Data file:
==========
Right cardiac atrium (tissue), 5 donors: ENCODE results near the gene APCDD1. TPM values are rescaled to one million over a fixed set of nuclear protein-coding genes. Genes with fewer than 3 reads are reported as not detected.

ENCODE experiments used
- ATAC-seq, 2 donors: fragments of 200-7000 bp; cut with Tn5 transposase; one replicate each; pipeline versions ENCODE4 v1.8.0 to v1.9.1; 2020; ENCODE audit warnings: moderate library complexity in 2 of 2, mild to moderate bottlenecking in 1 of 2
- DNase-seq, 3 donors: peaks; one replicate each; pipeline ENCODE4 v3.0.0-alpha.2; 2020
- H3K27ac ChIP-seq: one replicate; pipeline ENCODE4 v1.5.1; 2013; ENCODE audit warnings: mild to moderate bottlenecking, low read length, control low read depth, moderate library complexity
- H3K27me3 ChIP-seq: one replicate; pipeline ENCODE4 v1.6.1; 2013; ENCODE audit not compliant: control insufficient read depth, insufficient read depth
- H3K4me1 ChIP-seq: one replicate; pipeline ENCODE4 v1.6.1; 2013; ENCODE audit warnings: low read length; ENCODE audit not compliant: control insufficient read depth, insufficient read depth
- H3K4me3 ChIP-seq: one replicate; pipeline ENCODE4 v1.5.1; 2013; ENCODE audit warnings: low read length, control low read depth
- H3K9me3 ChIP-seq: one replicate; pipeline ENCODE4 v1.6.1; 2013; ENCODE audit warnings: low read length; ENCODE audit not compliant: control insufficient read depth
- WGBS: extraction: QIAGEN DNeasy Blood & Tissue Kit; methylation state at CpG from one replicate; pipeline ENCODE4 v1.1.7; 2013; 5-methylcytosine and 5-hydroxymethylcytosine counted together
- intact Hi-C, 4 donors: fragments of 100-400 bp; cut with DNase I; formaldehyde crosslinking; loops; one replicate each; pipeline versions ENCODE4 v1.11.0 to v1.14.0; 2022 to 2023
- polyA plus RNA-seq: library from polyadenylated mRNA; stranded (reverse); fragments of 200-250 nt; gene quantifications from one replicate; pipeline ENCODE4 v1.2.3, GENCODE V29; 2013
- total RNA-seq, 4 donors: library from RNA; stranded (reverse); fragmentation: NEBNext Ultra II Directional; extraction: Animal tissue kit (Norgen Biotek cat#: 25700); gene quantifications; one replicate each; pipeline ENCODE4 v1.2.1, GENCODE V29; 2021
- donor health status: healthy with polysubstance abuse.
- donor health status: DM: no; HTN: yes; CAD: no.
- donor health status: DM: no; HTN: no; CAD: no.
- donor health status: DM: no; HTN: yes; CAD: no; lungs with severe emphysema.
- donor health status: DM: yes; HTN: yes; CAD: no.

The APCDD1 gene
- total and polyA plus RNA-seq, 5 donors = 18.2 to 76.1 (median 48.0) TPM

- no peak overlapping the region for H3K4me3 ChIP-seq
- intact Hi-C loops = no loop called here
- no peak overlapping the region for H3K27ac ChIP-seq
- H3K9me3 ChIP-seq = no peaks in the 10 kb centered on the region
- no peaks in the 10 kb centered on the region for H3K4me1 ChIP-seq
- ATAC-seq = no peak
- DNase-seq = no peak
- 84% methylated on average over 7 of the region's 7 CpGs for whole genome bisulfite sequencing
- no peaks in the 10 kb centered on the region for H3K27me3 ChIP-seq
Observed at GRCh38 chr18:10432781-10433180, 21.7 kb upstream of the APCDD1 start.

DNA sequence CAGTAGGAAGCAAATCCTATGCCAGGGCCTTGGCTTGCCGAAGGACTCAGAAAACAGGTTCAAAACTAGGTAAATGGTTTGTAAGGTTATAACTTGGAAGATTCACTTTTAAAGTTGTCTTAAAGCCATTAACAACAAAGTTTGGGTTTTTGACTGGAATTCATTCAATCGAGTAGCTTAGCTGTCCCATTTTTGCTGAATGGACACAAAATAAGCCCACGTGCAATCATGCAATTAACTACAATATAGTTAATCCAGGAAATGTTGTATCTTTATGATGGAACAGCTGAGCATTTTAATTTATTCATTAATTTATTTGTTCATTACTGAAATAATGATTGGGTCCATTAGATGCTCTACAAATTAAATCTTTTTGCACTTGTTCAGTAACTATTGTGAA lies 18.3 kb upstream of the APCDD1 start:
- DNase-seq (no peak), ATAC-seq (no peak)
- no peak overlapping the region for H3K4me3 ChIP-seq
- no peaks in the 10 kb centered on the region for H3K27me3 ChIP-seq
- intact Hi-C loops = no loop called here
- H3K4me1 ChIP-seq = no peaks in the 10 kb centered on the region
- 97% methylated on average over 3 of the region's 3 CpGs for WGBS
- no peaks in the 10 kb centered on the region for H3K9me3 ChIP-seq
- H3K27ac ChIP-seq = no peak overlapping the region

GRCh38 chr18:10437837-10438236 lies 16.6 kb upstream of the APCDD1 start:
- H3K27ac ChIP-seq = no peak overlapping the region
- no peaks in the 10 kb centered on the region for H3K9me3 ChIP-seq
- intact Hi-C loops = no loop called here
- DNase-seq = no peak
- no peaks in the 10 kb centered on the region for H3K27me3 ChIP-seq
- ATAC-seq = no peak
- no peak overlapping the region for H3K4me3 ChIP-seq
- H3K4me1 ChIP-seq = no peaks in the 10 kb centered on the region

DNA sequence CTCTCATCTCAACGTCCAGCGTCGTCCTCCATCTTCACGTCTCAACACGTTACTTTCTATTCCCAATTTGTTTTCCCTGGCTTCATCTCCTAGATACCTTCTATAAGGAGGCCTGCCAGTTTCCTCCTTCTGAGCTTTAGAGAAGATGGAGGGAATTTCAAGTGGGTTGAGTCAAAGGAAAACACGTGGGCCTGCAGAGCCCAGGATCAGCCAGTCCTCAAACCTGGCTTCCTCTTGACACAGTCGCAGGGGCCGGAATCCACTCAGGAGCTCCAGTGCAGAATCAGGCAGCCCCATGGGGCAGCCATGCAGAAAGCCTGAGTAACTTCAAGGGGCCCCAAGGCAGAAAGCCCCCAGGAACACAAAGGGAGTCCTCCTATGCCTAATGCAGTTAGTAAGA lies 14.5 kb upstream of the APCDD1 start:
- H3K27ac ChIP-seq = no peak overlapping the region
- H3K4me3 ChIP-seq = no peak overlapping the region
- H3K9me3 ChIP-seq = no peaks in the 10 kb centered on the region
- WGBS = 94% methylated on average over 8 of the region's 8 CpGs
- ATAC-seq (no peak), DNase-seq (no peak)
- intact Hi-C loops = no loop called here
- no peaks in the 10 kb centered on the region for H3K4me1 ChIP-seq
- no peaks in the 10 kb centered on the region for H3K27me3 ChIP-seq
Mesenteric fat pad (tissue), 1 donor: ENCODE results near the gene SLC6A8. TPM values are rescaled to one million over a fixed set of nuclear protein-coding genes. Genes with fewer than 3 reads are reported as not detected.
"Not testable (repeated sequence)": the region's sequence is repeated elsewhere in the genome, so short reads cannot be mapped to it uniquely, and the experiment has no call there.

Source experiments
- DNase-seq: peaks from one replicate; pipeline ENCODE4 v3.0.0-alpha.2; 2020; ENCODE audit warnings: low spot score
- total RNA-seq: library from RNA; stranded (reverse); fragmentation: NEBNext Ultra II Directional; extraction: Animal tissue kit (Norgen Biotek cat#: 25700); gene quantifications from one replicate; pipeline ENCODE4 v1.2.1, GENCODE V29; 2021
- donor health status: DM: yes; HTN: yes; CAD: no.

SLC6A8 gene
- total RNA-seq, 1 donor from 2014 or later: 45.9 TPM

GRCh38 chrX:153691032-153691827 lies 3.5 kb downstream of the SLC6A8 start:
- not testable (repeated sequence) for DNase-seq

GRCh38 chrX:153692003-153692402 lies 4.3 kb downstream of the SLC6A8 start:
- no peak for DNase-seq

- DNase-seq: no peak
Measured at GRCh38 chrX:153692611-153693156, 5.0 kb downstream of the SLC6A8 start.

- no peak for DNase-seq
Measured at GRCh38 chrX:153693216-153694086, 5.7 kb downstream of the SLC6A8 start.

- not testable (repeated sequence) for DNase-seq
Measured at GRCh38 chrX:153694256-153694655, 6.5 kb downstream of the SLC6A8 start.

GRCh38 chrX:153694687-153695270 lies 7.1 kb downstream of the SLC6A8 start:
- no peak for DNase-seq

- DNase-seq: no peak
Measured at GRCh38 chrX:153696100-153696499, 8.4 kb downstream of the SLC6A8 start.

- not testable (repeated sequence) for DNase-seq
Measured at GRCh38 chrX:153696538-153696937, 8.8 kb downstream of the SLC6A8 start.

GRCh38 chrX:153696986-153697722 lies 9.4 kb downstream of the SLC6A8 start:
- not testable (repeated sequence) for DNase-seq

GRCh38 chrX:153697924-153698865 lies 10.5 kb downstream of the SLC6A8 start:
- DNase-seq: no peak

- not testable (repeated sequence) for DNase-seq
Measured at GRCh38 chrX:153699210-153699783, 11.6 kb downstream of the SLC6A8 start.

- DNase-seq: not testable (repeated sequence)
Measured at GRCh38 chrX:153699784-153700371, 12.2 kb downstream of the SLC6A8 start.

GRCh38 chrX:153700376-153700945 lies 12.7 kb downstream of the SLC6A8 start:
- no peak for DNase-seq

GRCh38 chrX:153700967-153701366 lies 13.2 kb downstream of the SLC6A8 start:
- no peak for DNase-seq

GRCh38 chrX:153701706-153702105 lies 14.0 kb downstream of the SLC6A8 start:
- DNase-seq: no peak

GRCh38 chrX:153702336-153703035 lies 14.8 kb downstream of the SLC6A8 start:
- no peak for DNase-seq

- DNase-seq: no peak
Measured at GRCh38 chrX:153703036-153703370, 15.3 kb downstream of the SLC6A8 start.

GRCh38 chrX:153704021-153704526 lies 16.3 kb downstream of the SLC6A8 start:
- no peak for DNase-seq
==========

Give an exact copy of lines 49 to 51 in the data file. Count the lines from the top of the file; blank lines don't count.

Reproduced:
DNA sequence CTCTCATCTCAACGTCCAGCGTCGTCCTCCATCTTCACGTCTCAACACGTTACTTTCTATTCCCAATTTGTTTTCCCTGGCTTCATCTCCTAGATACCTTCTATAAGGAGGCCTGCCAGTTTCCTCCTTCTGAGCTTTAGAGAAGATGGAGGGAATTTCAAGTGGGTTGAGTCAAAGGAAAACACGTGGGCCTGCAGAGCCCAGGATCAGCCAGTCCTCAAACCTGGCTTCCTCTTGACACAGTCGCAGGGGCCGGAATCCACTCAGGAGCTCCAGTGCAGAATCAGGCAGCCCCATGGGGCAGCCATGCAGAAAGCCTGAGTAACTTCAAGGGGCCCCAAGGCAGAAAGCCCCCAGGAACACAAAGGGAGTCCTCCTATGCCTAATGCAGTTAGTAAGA lies 14.5 kb upstream of the APCDD1 start:
- H3K27ac ChIP-seq = no peak overlapping the region
- H3K4me3 ChIP-seq = no peak overlapping the region